DeWayne Louis “Tiny” Lund was named as one of NASCAR’s 50 best drivers in 1998. The list is a mix of drivers with varying qualifications. Some won a lot of races and some won multiple championships. Often the reasons are not as obvious as numbers on a piece of paper but they all have one thing in common. Each had a huge impact on the sport of stock car racing.
Lund was born in Harlan, Iowa in 1929. He began his career racing motorcycles but later moved on to midget and sprint cars. Lund eventually found his way to the Modified Division where he quickly became a dominant force.
He made a name for himself as a hard charger who never lifted. Iowa was his proving ground and he excelled on every kind of short track. From dirt to clay, from flat track to banked, Lund became a master at his craft. No one can say for sure how many features that he won but estimates are as high as five hundred.
Lund was a bear of a man at 6’6” tall and weighed in at around 300 pounds. He towered over most of his fellow competitors who jokingly referred to him as “Tiny.” Those who knew him best will tell you that this big man had an even bigger heart.
He also had a reputation as an aggressive driver who loved fast cars and wild parties but off the track he was better known for his practical jokes. His booming laugh was often heard echoing through the garage.
There was a gentle side to Lund too, especially when it came to his younger fans. It was not uncommon for him to give away a trophy to a child who came up to him wanting nothing more than an autograph.
The early part of Lund’s career was spent driving for different owners including A.L. Bumgarner and Gus Holzmueller. One of his most explosive partnerships was with Lee Petty. Lund drove about five races for Petty in 1957 but their partnership ended abruptly after the two had a disagreement.
The specifics of the argument aren’t known but they put on quite a show during driver introductions at the Greensboro Agricultural Fairgrounds on April 28, 1957.
Tom Higgins of ThatsRacing.com was researching an article on NASCAR fights and talked to Tim Flock who was there that day.
“Oh, by far the best fight I ever saw was between Tiny and the Petty family,” Tim said. “Even now, 30 or so years later, when I think about it, the thing makes me laugh so hard it brings tears to my eyes.”
“Lee and Tiny passed each other on the stage, and one of them made a remark to the other. Then the fists started flying.”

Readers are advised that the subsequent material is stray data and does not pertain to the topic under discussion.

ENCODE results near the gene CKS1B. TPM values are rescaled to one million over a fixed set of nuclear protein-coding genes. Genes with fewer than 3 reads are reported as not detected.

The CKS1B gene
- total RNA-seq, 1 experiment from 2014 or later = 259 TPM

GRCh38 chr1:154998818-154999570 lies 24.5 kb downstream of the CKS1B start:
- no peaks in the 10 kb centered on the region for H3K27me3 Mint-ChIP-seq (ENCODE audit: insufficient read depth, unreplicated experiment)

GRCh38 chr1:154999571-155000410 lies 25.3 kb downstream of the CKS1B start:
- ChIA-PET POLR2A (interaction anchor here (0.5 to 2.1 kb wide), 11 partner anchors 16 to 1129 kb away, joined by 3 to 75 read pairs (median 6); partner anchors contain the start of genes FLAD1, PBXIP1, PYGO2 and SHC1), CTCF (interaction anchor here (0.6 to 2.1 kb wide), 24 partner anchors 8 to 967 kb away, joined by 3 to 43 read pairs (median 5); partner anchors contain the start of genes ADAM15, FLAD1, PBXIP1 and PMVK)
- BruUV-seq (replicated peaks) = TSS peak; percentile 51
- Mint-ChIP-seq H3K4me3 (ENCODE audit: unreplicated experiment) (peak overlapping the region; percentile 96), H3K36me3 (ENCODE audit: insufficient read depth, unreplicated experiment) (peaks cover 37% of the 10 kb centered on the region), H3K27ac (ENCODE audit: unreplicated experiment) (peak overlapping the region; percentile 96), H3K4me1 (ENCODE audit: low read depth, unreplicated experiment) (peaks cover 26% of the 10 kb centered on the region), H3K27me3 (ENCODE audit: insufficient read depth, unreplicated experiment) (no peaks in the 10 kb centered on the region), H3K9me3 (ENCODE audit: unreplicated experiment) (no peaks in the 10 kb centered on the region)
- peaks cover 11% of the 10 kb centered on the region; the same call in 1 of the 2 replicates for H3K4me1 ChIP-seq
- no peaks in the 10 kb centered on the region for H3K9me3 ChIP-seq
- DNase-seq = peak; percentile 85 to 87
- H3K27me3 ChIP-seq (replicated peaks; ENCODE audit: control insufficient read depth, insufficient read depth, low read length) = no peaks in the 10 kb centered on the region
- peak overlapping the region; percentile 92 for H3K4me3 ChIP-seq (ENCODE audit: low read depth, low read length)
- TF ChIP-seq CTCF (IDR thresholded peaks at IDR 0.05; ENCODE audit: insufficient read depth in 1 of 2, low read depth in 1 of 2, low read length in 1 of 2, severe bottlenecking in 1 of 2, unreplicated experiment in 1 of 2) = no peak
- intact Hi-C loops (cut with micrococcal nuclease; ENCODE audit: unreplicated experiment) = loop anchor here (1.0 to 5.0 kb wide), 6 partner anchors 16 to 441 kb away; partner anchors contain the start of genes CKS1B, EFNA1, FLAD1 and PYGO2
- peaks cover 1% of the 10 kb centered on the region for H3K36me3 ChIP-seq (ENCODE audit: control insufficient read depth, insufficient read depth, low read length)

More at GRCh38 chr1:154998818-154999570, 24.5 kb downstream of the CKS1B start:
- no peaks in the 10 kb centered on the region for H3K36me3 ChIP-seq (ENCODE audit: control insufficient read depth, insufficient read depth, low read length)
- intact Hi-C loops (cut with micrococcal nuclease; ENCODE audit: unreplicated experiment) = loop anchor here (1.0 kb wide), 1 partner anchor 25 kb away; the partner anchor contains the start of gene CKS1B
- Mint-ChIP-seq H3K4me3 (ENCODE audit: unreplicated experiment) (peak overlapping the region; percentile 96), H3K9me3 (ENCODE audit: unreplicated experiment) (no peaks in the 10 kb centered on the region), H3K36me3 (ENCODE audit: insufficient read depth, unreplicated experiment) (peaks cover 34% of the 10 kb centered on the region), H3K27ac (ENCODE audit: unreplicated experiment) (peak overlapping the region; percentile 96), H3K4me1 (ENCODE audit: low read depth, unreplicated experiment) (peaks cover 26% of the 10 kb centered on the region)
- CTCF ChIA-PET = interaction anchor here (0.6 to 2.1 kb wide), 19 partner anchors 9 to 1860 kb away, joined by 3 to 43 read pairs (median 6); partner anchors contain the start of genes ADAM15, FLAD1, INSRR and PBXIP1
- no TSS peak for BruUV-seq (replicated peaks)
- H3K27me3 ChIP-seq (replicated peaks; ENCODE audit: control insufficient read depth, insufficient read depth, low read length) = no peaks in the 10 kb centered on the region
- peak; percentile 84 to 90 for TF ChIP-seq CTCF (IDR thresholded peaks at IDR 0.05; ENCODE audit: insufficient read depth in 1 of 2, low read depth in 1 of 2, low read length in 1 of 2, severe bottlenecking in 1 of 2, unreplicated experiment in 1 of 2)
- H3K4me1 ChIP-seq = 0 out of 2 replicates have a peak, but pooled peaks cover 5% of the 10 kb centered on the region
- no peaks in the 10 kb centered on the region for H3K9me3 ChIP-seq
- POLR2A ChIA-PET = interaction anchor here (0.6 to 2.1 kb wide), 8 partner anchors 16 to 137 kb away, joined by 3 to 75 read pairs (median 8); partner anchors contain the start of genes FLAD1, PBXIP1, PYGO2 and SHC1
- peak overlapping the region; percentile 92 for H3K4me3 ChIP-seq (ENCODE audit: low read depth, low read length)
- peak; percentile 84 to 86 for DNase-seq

“Lee was as tough a guy as they come. But at about 6-3 and maybe 175 he was no match for Tiny.”
Petty’s sons, Richard and Maurice rushed over to help their father.
“Danged if Tiny wasn’t putting a whipping on all three of them. Tiny was so big and stout they couldn’t handle him.”
At this point Flock was laughing so hard that he had tears in his eyes, as he continued the story.
“This is when Mrs. Petty got into it,” he continued. “I couldn’t believe my eyes when she went on that stage and started pummeling Tiny in the head with her purse.”
“She was putting pump-knots on Tiny’s head with that handbag. The reason that it was such a weapon was because Mrs. Petty had a .38 pistol inside it!”
The fight ended quickly after that. Although no one is sure what started the fight, the victory clearly belonged to Mrs. Petty. Higgins later verified the story with Richard Petty and asked if his mother would be embarrassed if he included her part in the fight.
Petty’s answer says it all.
“Embarrassed? Man, she’s right proud of it.”
After his association with Petty Enterprises ended, Lund continued to work with A.L. Bumgarner but soon ended up fielding his own cars.
At the end of 1963 Lund headed to Daytona, Florida in the hope of finding a new ride. With this decision, Lund put himself in the right place at the right time.
His first career win was in 1963 at NASCAR’s biggest venue where he won the Daytona 500. But the story of how he got to compete in this particular race is almost more impressive than the win.
In 1963, the preliminary race leading up to the Daytona 500 was a sports car event named the Daytona Continental. Marvin Panch, a driver for the Woods Brothers, was testing a Maserati sports car and got together with another car. The crash sent Panch spinning out of control. His car flipped over and burst into flames.